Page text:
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Even after reading just the first issue of G.I. Joe: Cobra way back when, I knew we were in for something special.  A very gritty take on the G.I. Joe universe, it presented heroes and villains with the lines of their morality completely blurred and had Chuckles going way into the dark in order to get the job done.
When it was announced that G.I. Joe: Cobra would be an ongoing series starting this year, I will admit, I was a bit conflicted.  Would the series really be able to keep its legs as a monthly title?  How could the universe retain its darkness and complexity of personalities going month-to-month?  Well, to answer those questions…no, it can’t quite maintain the same level of darkness, but that doesn’t mean it gets any worse.  To read the full review hit the jump below.  Spoilers abound.

Where the first G.I. Joe: Cobra Special focused on Tomax and Xamot, the Crimson Twins, this second installment pay close attention to Erika Etiene, also known as “Chameleon”.  I know the first question I had come to mind was “huh”?  Especially because that female operative from earlier on in the G.I. Joe: Cobra series was also calling herself Chameleon.
Now, knowing Chameleon’s history in action figure form, that already starts placing Erika in a certain place in many fans’ heads, but the question still remained, would IDW hold true to that origin in this new universe?
As we begin the issue, Erika is a prisoner of the US Government, and they are working hard to turn her against her snake-themed masters.  We find out a bit about Chameleon’s backstory, and the government is planning to use her history against her, convincing her to operate against Cobra.  As it turns out, she doesn’t need all that much convincing, and is soon infiltrating a Cobra safehouse in Baltimore, disguised as The Baroness herself.
Throughout the course of the story, some doors and windows begin to open…we find out that yes, it would appear our preconceived notions about Chameleon’s backstory do hold true, and she is who we think she is.  Not only that, but The Baroness is aware of who she is, too, and has been “protecting” her within the Cobra cadre.  But how will she take Chameleon’s apparent betrayal?  That remains to be seen.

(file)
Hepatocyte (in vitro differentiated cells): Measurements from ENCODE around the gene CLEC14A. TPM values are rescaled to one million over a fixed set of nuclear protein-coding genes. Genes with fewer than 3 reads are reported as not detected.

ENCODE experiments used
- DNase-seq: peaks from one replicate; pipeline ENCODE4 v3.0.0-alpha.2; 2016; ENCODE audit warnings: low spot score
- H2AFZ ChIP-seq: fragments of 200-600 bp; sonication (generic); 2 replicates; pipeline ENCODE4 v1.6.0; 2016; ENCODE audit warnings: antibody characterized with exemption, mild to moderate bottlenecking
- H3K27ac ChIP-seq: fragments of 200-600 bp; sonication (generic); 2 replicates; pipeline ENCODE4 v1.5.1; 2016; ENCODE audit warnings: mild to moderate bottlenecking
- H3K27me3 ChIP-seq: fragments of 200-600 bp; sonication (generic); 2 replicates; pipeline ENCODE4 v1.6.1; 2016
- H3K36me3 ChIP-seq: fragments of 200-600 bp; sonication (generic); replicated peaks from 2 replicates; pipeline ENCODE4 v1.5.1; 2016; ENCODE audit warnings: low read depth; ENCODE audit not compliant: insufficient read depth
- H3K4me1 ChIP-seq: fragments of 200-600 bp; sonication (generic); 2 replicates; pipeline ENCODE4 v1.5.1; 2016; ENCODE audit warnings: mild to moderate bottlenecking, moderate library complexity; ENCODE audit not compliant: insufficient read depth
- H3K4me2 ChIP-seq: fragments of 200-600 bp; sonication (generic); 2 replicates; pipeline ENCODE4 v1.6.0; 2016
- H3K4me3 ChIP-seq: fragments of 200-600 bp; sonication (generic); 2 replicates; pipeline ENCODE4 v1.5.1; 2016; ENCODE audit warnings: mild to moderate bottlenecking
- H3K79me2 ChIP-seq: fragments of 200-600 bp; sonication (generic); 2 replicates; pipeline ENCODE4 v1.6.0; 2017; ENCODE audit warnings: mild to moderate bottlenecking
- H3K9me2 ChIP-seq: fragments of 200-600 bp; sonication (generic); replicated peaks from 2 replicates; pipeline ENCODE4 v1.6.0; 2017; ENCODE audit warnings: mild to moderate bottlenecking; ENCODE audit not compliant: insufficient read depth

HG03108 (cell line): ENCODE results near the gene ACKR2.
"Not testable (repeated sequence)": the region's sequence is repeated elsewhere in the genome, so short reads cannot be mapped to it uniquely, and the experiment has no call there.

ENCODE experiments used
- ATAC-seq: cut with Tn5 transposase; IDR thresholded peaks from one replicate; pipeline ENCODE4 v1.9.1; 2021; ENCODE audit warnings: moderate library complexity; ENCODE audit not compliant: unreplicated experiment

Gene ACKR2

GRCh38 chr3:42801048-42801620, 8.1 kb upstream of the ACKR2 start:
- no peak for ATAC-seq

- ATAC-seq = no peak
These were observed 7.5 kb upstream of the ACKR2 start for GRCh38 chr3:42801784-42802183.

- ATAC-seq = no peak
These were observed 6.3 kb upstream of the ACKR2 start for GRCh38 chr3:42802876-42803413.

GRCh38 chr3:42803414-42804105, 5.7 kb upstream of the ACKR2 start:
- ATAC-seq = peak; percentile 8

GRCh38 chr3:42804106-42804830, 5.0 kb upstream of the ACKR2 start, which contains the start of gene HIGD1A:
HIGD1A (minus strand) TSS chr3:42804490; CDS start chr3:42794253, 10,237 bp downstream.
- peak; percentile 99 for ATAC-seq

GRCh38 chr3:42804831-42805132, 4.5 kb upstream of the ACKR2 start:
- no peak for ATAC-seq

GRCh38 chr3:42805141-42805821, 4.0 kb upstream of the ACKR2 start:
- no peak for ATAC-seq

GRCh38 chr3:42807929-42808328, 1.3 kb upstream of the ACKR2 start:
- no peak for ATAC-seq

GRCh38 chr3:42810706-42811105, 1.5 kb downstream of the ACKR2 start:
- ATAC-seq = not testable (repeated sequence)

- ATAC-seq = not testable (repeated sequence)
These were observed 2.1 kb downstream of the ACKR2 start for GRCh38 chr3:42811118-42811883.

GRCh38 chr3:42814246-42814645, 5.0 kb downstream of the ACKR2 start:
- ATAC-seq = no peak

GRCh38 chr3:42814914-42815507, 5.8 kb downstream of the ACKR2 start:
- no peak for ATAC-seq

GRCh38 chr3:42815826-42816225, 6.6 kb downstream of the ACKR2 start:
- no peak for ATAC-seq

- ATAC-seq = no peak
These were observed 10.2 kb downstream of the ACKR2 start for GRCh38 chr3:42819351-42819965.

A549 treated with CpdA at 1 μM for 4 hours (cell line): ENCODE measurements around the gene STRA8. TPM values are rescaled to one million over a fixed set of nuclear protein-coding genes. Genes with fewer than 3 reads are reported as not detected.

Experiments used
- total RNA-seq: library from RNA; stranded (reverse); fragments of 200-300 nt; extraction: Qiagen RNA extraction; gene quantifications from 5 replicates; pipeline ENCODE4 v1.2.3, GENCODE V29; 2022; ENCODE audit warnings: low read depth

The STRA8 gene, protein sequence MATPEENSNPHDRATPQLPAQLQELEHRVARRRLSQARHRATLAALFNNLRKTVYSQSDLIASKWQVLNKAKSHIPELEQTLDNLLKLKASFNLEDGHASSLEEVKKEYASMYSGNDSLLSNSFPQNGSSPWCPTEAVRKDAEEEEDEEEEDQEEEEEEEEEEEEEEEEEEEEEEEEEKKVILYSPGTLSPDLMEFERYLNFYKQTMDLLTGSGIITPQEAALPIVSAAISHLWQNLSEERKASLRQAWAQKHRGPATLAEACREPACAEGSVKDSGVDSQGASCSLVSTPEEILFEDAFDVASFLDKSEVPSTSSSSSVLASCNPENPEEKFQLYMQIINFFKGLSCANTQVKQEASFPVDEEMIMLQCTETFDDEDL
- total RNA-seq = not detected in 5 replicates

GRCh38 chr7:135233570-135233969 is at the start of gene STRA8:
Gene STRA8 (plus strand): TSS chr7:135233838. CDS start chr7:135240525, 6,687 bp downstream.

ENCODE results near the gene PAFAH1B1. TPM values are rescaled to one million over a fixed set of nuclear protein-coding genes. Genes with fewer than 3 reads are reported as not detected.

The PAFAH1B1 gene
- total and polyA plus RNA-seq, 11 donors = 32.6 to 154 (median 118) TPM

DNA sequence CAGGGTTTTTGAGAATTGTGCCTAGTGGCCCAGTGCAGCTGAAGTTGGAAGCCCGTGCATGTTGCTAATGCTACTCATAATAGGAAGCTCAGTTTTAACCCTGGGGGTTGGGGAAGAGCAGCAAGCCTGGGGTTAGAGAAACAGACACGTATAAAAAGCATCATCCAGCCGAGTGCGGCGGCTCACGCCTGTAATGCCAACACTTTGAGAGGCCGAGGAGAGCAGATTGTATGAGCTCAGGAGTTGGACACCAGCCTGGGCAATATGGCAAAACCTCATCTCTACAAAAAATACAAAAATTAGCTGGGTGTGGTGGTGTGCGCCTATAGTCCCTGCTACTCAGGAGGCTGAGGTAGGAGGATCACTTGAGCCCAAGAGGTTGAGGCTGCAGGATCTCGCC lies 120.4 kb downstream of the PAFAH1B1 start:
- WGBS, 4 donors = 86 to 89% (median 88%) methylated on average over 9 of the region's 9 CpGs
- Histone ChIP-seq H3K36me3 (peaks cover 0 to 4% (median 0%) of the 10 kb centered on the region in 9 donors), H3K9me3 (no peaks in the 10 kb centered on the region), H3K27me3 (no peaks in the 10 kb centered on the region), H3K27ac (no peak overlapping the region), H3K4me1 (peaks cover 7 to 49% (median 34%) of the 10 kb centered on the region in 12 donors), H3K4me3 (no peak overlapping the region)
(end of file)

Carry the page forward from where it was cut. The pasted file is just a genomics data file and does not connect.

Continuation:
So, now that G.I. Joe: Cobra is nearly 9 months into it’s ongoing run, and we’ve seen a wealth of  Cobra characters come and go throughout its pages, how does G.I. Joe: Cobra Special #2 stack up?
It reads to near perfection…the dialog of the characters, the pace of the action, the suspense.  It’s all 100% intact and totally continues the legacy of terrific story telling that this title has maintained nearly without fail for over a year.  The universe that Gage and Costa are weaving is a fantastic one that seems so totally separate from the ongoing book, yet ties into it excellently.  If the main title is the flashy Hollywood action blockbuster, G.I. Joe: Cobra is the gritty, dark indy movie that doesn’t have the splashy special effects, but tells a much richer, deeper story.  Antonio Fuso’s simplistic, dramatic art style suits the writing very well, though from a technical standpoint, it certainly doesn’t match up to the mainstream titles.  I still really enjoy it, though, and I think it adds to the “back alley” mystique nicely.  Mike Costa appears to be handling the writing chores on this particular issue solo, and he handles the job remarkably well.
Chameleon’s interaction with the Government agent “Firewall” (no apparent relation to the DDP version) is terrifically done, and seeing her conflicted feelings in regards to her past, her family, and her apparent reluctance to fully embrace her new allegiance are all excellent facets to this great one-shot special, and sheds a whole new light on the Chameleon character.  I absolutely love this universe that IDW is building, even if it does contrast pretty heavily with the main title.  In a way, though, that makes sense…while G.I. Joe can concentrate on the bright, effects heavy world of the good guys, it only seems right that G.I. Joe: Cobra show the dark and ugly seedy underbelly of the terrorist organization.  This second G.I. Joe: Cobra One Shot only further examines that excellent world, and is a great comic to boot.
As an added bonus, IDW has also included an excerpt from an upcoming prose anthology, called G.I. Joe: The Cobra Wars.
This was a fantastic read featuring some great obscure characters, but I’m going to hold off on paying too much focus on that until another post.
Excuse the camera pics below, my scanner is on the fritz…

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